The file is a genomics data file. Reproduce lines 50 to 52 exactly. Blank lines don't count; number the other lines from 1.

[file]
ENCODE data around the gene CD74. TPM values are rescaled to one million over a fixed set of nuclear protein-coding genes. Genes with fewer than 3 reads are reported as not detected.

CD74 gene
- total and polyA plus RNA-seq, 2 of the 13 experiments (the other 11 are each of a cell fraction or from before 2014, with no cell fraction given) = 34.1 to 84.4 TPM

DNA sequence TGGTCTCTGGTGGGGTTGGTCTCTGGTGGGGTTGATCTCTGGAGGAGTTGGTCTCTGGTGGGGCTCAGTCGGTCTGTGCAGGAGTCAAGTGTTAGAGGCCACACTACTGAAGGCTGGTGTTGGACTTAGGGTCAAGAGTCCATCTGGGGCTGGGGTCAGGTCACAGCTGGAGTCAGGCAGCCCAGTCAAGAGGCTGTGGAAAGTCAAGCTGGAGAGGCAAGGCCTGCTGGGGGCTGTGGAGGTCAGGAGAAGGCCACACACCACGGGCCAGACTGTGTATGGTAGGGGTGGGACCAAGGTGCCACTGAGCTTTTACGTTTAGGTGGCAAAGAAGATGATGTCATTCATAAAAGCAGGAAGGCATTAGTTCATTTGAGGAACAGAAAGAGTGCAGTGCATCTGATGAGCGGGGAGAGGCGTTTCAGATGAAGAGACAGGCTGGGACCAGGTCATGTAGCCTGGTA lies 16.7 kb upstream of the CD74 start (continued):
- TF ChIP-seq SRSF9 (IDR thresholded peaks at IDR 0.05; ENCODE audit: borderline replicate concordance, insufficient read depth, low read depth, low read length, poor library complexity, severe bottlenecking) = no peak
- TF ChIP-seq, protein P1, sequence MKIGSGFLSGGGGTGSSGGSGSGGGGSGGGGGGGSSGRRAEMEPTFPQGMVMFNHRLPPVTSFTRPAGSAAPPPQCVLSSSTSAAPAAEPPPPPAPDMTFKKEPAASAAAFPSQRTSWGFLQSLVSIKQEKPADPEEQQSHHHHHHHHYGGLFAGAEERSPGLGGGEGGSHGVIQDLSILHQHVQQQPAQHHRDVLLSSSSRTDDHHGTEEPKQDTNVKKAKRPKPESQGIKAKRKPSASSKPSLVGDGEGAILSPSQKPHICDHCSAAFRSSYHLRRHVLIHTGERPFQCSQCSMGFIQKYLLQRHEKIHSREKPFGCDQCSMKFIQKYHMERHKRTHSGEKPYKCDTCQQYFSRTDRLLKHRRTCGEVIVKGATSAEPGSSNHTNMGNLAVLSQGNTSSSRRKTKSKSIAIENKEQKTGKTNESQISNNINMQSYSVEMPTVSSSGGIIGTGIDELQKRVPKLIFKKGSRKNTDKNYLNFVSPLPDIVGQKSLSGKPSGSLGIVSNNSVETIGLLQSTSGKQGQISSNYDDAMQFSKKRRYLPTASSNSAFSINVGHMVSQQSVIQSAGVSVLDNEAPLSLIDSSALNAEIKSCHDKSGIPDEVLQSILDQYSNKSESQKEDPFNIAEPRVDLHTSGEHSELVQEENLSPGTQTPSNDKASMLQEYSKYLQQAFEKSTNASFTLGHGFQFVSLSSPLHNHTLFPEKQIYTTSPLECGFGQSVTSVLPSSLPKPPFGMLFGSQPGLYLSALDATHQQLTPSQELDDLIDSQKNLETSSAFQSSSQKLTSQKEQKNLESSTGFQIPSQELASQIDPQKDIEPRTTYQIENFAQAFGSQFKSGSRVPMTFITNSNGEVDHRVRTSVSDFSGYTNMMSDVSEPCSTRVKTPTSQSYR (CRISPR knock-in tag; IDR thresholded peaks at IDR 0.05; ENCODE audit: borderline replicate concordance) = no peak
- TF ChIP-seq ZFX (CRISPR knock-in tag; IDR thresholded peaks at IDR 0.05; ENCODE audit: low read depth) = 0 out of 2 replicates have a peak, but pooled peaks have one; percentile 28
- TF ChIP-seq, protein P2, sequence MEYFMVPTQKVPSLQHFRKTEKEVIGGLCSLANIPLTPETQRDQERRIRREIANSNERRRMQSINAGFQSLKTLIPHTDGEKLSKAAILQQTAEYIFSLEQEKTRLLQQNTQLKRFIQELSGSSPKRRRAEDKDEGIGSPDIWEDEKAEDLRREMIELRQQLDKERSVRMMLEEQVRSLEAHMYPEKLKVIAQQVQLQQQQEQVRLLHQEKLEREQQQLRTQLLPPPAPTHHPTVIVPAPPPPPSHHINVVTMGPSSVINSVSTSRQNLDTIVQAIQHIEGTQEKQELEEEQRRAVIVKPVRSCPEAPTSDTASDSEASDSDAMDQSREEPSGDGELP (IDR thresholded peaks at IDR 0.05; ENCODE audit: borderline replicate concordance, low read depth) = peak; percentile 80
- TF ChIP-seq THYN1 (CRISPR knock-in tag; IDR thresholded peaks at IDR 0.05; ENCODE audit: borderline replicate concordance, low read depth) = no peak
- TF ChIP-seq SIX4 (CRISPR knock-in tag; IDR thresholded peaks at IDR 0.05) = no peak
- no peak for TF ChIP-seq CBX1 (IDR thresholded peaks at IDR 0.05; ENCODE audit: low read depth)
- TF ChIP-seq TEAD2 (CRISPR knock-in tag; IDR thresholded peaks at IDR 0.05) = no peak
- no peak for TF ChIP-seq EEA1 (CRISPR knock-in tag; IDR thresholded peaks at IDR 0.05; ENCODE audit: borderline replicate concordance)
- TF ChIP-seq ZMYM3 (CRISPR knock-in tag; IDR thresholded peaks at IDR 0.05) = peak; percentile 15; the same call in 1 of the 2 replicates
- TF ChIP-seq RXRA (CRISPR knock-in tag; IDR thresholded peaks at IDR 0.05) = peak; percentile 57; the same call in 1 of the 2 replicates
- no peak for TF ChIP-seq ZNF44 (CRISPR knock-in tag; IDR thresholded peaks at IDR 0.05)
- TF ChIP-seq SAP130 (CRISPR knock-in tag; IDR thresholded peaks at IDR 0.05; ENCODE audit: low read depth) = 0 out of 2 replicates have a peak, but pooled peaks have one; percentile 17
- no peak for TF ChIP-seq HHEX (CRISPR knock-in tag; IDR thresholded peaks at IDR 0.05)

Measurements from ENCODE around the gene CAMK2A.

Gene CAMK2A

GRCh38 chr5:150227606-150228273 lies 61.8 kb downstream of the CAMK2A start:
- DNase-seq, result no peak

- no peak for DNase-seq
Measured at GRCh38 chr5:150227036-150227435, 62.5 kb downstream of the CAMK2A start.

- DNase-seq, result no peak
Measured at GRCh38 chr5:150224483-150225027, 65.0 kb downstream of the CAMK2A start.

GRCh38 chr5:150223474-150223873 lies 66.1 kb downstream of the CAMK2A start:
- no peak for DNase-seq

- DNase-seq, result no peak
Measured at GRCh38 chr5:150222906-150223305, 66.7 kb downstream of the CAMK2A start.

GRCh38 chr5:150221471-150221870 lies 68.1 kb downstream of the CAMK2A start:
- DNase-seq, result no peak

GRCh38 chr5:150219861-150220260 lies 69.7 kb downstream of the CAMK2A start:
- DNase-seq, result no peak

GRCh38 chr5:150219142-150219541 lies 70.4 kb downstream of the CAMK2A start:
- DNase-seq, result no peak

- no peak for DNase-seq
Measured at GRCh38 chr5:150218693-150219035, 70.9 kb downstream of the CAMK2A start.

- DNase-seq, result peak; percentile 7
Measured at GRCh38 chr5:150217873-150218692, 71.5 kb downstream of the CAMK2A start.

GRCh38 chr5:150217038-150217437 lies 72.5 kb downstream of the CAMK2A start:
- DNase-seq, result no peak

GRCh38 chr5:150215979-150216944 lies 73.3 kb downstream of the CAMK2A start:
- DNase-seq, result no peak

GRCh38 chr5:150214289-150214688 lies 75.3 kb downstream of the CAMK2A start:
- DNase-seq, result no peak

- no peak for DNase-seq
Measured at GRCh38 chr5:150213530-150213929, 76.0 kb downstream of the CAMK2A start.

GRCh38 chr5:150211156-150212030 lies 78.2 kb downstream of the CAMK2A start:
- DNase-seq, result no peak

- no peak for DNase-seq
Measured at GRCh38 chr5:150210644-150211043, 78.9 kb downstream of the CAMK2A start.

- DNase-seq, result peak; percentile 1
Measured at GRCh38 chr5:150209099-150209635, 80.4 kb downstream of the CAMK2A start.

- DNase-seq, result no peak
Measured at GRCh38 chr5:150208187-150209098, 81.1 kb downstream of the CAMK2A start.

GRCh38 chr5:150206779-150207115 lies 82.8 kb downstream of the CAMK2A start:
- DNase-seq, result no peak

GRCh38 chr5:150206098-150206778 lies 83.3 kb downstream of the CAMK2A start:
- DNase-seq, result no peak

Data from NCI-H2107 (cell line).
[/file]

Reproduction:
- DNase-seq, result no peak

- no peak for DNase-seq
Measured at GRCh38 chr5:150210644-150211043, 78.9 kb downstream of the CAMK2A start.